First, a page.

Action cameras are a darn good thing. They’re small, lightweight, inexpensive and the quality of the images and movie footage they produce can be surprisingly good, though I believe that watching some of that footage might constitute a cruel and unusual punishment under the terms of the Geneva Convention.
That aside, I was recently sent an Akaso EK7000 Pro 4K for review. Akaso was a new name to me, but a quick online search revealed its claim to be one of the world’s leading action camera producers, with sales of more than half a million units annually.
It also demonstrated that the one characteristic its cameras share is affordability. The EK7000, for example, will cost you less than a day’s diving.
Open the box and you find the camera with a 30m-rated housing, plus the usual assortment of mounts and sticky pads that you can use to attach the camera to pretty much anything.
The actual mounting system is the well-nigh universal GoPro-style clip-in foot on the housing, or open skeleton housing, that slides into a shoe you’ve previously attached wherever you want it.
Thoughtfully, the housing foot has a neat rubber bung attached. This can be pushed into the forks of the mount to prevent the camera being dislodged from the shoe by accident.
I liked that, it’s lo-tec, useful and works.
Batteries in the charger.
Also in the box are two batteries and a charging cradle. Genius! I’ve always had to buy a second battery whenever I’ve bought a new digital camera so that I could have one battery in the camera and other charging ready for the next dive, but Akaso has recognised this and included the extra battery in the box.
Claimed battery-life is 90 minutes, which measures about right, though the screen does switch off after a pre-set period to conserve battery life as the camera keeps on recording. This is disconcerting the first time it happens.
The charging unit is as tiny as the batteries, and you’ll need a USB plug to use it. Akaso doesn’t supply one, but you do get the cable to connect the charging unit to the plug you find.
I used my phone-charger, as you probably will.
Popping open the housing reveals that the over-centre latch uses some metal parts, which adds to the quality feel, and the big plastic top-plate is well-profiled, so when it’s closed the lip to pull it open is very tight.
This means that you’re not likely to catch it and open the housing by accident. I struggled to open it at all in gloves, which is good.
Akaso EK7000 30m housing.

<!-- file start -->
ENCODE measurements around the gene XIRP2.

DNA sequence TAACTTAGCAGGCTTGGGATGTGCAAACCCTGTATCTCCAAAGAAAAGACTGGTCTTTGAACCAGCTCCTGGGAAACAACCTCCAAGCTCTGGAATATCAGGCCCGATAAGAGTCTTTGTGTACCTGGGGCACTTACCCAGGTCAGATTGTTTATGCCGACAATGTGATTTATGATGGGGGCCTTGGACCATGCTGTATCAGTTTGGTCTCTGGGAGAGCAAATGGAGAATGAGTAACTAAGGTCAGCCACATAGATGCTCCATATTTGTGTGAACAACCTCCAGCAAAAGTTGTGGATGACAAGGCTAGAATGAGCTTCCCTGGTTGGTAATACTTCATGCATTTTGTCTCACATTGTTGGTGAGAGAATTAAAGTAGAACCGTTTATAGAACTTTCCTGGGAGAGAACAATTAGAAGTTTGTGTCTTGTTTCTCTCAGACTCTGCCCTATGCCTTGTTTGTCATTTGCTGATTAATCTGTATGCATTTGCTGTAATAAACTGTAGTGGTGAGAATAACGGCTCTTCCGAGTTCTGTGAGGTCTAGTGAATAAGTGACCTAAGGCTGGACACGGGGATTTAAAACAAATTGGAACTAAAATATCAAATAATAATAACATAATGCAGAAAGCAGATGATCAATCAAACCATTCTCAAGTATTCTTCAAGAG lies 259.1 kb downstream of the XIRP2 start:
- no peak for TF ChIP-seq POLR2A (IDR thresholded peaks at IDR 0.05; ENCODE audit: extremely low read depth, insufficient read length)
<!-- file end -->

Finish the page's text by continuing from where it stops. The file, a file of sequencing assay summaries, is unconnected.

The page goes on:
The latch closes with a satisfyingly tight snap, also good, and the camera lens is very well shielded by the port. Even when provoked with edge lighting I got no flare, which is an issue with some action cameras I’ve used.
There are four metal buttons on the housing, covering the same buttons on the camera itself. The front button is on/off, the top button start/stop and shutter, and the side buttons allow you to scroll through the menus, using the top button to select chosen options.
The camera buttons are set proud enough to press easily but not so much that you’ll catch them by accident. The housing buttons are chrome-finished and seem to be backed by nice, firm springs, so they depress only when you make an effort to use them.
Much easier to use than the buttons, however, is the touchscreen on the back of the camera. It’s generously sized and actually couldn’t be a lot bigger, as it takes up pretty much the entire back of the unit.
The icons Akaso uses are clear, the touchscreen is responsive and setting up the camera takes seconds.
The EK7000 boasts a top video resolution of 4k at 25 fps, plus a variety of lower-quality options including 1080 HD at 60 or 30 fps and time-lapse settings. In Photo mode you get a choice of resolutions, the highest being 16m pixels.
Go into the menus and you can adjust a range of photographic properties including exposure levels and white balance, although there’s no fully manual white balance option.
Instead, you get a dedicated Underwater mode that Akaso says is optimised for bluewater diving.
It even has wi-fi, so you can stream the images to your phone on the dive-deck to impress your mates or upload to social media.
It comes with a non-waterproof remote control for appropriate situations.